Handsome Coffee’s expected hours are 7 a.m. to 6 p.m. daily.

582 Mateo Ave., Los Angeles, www.handsomecoffee.com


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Photo: The "before" at Handsome Coffee's warehouse; see updates at twitter.com/handsomeroaster. Credit: handsomecoffee.com.

Stocking Stuffer: My mug

Mugs 600

If you're prone to picking up coffee mugs of various colors, shapes and sizes from here and there for yourself or for someone else, these mix-and-match mugs might be your cup of tea or joe. Each brightly colored ceramic mug features a handle in a contrasting color. The mugs are $11 each and can be purchased at Kárikter, a notable shop in San Francisco that sells European character merchandise.


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Coffee roasting class at the Domestic Institute of Technology


If you want to start roasting your own coffee beans at home -- or are at all interested in how beans are roasted -- check the website of the Institute of Domestic Technology for upcoming classes. The first coffee roasting class took place in October, taught by LA Mill coffee roaster Ian Riley. Another is scheduled for Jan. 22, says Joseph Shuldiner, founder of the Institute of Domestic Technology, which offers a variety of workshops about food crafting at the Zane Grey estate in Altadena. 

Students use stove-top, hand-cranked Whirley-Pop popcorn poppers to roast green coffee beans. "I think it’s a surprisingly sort of accurate representation of commercial roasters," Riley says, "in that there's an adjustable heating element and a mechanism for agitating the beans so they roast evenly, and a de facto air flow.... It's accessible, cheap and uses very simple technology. It provides a really great path to understanding this thing that’s normally shrouded in mystery."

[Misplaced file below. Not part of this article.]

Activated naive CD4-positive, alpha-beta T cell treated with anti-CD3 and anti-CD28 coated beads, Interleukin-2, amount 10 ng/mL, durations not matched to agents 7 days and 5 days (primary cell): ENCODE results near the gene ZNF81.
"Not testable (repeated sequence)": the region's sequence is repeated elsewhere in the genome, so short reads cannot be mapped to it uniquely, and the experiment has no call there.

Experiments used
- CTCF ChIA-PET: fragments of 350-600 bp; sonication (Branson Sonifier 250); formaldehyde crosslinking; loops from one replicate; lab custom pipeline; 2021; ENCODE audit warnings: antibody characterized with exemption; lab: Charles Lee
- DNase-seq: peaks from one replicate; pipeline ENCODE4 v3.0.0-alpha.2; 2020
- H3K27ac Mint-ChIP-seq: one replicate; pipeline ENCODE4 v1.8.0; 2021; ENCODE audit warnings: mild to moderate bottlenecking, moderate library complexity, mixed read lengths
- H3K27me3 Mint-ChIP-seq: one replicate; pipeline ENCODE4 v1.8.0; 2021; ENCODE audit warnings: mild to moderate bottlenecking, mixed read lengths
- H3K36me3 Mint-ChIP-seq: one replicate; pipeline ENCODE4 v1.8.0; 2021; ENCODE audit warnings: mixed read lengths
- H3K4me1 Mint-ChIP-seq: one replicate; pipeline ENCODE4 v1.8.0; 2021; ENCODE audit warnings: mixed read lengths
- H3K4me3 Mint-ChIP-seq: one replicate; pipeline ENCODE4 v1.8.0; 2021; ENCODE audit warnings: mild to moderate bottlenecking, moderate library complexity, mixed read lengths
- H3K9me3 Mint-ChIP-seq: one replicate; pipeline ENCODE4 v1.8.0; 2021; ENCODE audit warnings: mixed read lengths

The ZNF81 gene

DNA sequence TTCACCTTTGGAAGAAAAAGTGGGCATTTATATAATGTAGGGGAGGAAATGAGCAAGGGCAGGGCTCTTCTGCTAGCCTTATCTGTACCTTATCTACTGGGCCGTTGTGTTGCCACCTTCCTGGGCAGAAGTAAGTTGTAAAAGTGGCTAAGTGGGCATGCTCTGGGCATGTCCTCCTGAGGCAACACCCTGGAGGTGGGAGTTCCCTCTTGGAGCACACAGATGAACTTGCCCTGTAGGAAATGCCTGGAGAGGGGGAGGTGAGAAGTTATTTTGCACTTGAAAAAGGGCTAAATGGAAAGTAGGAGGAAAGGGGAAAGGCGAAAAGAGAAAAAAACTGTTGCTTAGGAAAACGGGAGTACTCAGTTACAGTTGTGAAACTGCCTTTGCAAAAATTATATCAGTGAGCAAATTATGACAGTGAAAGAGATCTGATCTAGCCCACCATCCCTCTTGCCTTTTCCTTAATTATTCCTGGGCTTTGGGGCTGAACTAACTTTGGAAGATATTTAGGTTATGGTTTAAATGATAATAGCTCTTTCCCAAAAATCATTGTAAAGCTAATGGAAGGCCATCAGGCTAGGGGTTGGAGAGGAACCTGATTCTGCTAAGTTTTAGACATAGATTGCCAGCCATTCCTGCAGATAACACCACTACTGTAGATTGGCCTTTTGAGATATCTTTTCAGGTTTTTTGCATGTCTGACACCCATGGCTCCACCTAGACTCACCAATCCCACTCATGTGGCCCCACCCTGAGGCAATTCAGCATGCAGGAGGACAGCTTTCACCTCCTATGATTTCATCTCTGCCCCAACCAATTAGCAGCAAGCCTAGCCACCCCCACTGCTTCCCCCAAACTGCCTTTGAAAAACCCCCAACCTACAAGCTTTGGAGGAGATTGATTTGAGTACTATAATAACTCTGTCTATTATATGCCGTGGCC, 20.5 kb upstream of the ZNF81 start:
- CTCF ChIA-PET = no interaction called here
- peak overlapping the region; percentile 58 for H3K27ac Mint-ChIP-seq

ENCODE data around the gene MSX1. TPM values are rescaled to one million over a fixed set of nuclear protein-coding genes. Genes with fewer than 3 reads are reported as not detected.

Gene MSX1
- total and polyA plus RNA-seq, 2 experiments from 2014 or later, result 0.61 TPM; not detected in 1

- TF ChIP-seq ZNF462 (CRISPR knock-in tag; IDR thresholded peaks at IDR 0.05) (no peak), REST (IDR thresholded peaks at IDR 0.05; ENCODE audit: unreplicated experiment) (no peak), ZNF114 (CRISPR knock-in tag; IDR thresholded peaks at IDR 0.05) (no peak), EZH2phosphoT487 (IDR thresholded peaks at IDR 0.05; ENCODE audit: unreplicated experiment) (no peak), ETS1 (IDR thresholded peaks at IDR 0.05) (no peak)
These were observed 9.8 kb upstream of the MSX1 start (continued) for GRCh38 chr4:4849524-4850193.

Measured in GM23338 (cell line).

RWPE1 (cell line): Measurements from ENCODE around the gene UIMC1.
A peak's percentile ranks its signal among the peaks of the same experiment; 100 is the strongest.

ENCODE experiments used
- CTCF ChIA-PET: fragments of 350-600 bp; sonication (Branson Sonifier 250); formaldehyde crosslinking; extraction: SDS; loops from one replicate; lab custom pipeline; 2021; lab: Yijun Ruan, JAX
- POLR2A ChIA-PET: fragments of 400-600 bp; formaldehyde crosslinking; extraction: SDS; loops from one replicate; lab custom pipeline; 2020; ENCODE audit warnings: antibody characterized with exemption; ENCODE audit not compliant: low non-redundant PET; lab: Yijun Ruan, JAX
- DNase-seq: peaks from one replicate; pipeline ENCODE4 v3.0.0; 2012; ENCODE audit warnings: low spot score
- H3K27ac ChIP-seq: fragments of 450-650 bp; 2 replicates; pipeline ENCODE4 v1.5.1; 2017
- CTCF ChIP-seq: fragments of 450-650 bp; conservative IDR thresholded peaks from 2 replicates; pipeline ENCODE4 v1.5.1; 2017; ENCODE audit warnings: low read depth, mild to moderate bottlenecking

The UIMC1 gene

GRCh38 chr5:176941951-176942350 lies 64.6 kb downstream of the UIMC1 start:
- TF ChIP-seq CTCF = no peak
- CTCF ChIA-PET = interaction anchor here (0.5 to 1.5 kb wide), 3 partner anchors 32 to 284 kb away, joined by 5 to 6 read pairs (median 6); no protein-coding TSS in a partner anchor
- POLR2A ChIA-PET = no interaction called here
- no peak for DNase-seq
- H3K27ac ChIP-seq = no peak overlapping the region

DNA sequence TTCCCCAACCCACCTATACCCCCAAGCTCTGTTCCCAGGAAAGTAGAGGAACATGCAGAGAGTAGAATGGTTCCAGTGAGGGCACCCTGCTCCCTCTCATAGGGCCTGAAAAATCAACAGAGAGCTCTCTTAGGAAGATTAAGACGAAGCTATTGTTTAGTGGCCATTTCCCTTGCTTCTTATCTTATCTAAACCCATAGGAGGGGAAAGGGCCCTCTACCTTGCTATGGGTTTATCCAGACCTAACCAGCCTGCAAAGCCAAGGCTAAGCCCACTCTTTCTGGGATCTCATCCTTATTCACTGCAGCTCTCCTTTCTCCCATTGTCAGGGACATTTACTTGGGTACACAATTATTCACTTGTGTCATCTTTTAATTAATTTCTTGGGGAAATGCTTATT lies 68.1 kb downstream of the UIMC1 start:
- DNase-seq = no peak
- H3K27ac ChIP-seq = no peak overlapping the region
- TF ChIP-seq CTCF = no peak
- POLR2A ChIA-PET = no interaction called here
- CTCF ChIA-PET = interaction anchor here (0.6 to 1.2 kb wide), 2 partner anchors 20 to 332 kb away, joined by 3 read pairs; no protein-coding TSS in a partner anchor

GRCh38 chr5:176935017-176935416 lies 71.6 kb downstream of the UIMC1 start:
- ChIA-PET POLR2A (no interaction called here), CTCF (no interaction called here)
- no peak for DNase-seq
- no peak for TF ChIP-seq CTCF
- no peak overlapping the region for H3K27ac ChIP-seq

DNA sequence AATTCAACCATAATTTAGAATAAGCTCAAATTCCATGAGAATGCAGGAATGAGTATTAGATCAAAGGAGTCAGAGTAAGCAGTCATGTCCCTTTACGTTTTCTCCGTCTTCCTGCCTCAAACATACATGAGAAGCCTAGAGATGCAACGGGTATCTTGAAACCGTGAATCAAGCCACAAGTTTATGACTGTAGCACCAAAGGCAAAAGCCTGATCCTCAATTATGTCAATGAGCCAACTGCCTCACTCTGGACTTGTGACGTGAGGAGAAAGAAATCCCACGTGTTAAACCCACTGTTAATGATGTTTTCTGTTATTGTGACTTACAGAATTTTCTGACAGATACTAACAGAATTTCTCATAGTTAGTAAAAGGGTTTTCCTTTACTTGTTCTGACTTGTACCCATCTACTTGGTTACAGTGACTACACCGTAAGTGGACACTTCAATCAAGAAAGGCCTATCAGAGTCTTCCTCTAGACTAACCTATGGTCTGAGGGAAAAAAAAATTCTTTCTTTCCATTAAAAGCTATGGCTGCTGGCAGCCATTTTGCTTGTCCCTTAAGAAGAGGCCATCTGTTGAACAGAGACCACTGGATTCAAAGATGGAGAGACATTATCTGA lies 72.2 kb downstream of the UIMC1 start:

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Photo: Top, cooling freshly roasted coffee beans using colanders at the Institute of Domestic Technology; Whirley-Pop popcorn poppers. Credit: Betty Hallock

For the coffee geek in your life: DIY coffee cozies

Coffee-cozies-all425From the ever-inventive Molly’s Sketchbook  at Purl Soho in New York and the craft shop’s blog, The Purl Bee, charming coffee cozies made from a rainbow of beautifully dyed wool felt. The full instructions are here. It’s an easy DIY project, and an actually useful gift or stocking stuffer that coffee drinkers on the go will appreciate.

What I knew, but hadn’t fully realized, is that Purl Soho’s warehouse is in Orange County — and open for walk-in business during limited hours. Check Purl’s extraordinarily well-organized website to decide what you want and then, list in hand, stop in at the warehouse sometime to shop. Bring a sweater: It's a warehouse, not a shop.

I haven’t made the trip to Tustin yet, but it’s definitely on my list. 

Purl Soho, 15431 Redhill Ave, Suite D, Tustin; (800) 597-PURL. Open Tuesday to Friday from 9 a.m. to 2:30 p.m. 


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Photos: Felt coffee cozies. Credit: Purl Soho.

Dripp coffee bar to open in Chino Hills


Dripp, a new coffee bar in Chino Hills, is expected to open Thursday in the Shoppes at Chino Hills. Dripp features a "steam bar" with specialty coffee from Intelligentsia and Espresso Republic and a custom-built "drip bar," where baristas brew individual cups of coffee. Two Japanese Oji coffee drippers are devoted to iced coffee. And then there's the "cream bar," offering premium ice creams and freshly baked cookies. (Yes, that means ice cream sandwiches.)

"My uncle had a coffee bar, and roasted his own beans," says Dripp founder Rabih Sater in a release. "My aunt knew how to read Turkish coffee cups. Growing up in different countries and cultures made me think about what brings people together. I wanted to create a new kind of coffee experience."

13855 City Center Drive, No. 3015, Chino Hills, www.dripp.com.


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Coffee geek alert: the Café au Lait fountain pen